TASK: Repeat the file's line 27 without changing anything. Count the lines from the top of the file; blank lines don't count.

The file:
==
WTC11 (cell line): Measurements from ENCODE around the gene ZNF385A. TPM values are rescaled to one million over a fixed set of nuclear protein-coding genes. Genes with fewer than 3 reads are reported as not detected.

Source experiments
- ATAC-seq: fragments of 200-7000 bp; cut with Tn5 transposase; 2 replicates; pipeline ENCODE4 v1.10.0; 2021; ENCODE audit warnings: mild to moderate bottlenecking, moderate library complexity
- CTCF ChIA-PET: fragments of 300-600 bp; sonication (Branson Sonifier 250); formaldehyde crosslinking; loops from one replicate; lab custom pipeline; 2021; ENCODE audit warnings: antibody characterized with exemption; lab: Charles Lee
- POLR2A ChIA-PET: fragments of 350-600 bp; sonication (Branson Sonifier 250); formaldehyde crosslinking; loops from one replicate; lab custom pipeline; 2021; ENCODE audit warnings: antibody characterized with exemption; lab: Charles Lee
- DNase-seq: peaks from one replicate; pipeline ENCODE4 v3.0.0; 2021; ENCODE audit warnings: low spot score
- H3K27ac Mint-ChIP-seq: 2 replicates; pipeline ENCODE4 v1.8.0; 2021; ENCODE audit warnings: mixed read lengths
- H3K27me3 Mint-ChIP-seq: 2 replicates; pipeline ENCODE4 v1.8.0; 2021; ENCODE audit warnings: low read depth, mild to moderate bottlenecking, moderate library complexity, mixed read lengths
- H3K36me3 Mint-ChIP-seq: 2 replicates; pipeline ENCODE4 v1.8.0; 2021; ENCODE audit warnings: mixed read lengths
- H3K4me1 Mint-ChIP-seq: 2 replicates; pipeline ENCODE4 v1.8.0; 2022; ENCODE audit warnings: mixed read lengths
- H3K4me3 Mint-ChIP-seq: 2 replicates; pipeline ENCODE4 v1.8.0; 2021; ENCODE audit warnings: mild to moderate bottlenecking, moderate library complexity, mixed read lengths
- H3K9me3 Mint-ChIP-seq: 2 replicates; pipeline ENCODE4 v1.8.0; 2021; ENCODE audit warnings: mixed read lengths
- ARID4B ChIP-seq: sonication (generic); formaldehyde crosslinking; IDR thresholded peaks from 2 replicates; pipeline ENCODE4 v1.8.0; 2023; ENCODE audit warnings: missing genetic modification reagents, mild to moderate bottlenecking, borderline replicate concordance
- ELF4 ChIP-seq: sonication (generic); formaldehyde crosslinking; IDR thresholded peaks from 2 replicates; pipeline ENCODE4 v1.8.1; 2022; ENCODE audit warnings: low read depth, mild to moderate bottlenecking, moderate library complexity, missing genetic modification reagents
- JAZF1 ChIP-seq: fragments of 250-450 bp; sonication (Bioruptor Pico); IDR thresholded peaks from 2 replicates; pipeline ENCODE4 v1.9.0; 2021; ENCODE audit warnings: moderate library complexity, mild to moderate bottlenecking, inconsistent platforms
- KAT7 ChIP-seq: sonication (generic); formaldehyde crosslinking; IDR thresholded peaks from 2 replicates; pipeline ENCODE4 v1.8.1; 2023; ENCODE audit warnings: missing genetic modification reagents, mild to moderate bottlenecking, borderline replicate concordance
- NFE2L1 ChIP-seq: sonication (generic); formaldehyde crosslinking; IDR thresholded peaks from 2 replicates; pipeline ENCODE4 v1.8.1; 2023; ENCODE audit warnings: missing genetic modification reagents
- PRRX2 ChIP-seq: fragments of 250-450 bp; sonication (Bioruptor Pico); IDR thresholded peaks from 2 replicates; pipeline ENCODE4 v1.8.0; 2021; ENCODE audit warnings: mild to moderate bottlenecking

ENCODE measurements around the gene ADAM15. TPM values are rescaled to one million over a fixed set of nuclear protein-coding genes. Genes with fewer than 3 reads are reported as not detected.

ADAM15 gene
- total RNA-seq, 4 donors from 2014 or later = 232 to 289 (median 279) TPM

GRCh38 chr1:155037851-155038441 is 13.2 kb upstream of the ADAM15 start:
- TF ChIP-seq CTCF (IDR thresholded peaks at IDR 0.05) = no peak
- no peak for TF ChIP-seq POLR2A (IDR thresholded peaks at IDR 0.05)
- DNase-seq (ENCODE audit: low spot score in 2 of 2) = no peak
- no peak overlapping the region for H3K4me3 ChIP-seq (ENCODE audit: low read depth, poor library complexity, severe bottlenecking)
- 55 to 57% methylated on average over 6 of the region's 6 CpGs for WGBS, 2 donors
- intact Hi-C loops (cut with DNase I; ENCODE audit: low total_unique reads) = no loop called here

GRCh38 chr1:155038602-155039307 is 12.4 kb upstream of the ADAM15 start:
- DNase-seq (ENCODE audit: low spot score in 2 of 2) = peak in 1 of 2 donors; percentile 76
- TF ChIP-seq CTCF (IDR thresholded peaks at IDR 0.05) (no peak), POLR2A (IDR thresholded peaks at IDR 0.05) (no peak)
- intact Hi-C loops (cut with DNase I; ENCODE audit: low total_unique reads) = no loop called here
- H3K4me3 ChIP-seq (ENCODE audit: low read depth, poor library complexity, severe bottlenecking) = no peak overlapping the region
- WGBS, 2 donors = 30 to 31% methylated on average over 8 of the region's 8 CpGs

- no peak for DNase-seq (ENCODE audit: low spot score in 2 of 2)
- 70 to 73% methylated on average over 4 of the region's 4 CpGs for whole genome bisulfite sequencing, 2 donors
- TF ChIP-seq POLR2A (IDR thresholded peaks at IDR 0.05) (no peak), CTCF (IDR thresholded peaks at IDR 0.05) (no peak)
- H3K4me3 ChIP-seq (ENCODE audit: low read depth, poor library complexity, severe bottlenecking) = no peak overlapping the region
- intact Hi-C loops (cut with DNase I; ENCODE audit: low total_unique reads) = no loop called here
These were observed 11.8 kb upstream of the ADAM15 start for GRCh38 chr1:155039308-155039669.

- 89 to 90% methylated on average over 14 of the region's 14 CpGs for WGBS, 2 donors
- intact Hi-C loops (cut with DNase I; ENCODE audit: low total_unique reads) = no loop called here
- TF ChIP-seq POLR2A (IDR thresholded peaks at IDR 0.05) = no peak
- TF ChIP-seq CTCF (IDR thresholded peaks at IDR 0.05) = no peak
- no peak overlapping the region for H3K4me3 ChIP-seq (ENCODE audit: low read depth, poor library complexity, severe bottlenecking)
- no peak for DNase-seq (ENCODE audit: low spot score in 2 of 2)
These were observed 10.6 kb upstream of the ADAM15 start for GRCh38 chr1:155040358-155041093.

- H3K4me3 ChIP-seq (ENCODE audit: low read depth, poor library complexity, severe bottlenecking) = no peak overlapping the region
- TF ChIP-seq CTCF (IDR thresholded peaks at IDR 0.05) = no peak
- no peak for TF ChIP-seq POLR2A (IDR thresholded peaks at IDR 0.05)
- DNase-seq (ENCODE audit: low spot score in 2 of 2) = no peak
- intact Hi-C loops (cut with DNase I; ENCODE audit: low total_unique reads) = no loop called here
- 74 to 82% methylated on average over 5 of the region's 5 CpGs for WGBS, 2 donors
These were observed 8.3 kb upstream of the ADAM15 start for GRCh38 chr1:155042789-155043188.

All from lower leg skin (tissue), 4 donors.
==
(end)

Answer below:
- 55 to 57% methylated on average over 6 of the region's 6 CpGs for WGBS, 2 donors